Tuesday, August 2, 2016

Teaching Honesty

Submitted By David Miller
“Do not lie to each other, since you have taken off your old self with its practices and have put on the new self, which is being renewed in knowledge in the image of its Creator.” Colossians 3:9-10

Honesty is a value that is shared by believers and non-believers alike. It’s sort of a baseline moral standard of expectation of society. And more importantly, a standard for Christians that should not be compromised.  Raising our children to be honest is an important part of our parenting.
With that desire in mind, what type of example are we setting for our children when it comes to honesty?  Do you tell your kids never to lie but when someone calls that you do not want to talk to, you tell your kids to tell the caller you are not home?  What about calling in sick when we are not really sick?  You see the old saying, “Monkey see, Monkey do” applies.  If we want our children to be honest in life, we, as parents, must instill this value in them. So how do we do that?  Here are 5 suggestions. 
Model it – If your children see you being dishonest, even on the telephone with the telemarketer or with your employer as to why you are not going to work, they are learning bad habits. Be honest with your words and your time.
Teach it – The Bible is full of great stories about honesty. Spend time reading and discussing them with your children. A few suggestions are stories such as Joseph and his brothers and the story of Jacob and Esau. Ask questions to see if they understand and what their values are towards the issue of honesty.
Enforce it – There are some issues that should be handled more strongly than others in parenting. Enforcing honesty is one of them. If you allow even little actions of dishonesty to go unchecked, you are building a negative principle into your child’s life that you will one day see again and regret. Of course, the punishment should always fit the age and the severity of the wrong, but the issue of honesty is one area where zero tolerance should be a part of your disciple plan.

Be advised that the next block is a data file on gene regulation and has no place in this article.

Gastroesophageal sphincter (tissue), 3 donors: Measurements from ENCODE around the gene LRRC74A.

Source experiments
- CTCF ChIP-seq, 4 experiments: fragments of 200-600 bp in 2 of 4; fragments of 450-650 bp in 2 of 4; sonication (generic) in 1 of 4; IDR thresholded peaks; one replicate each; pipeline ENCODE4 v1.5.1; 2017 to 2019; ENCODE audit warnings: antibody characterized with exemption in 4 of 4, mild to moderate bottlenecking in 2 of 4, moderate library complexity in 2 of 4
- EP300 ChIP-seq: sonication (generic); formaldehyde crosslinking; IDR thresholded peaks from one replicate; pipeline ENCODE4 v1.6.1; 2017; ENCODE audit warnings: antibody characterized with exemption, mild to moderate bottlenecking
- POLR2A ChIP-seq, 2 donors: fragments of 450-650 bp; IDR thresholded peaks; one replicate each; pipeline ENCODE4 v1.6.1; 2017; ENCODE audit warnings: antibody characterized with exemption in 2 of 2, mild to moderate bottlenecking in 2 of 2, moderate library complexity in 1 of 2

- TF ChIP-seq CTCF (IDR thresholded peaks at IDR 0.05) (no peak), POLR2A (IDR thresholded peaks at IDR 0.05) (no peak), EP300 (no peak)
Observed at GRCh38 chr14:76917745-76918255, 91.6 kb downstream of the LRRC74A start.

Encourage it – Honesty should become an aspired value in your home. Find examples of honesty around you and talk about them with your children. When you see good news of this value being demonstrated, whether in the news, the church, or community, make sure your children are made aware of the positive effects of honesty. Again, ask questions to make sure they understand the importance of being honest.
Reward it – When your children are found being honest, reward them. Make being honest a big deal to them, even something to celebrate.

Working to establish honesty in your children early will help ensure they live honest lives as adults. As parents, we play a large role in raising the level of honesty in our society, one family at a time.

Scripture to Claim:
Train up a child in the way he should go, Even when he is old he will not depart from it.Proverbs 22:6:  

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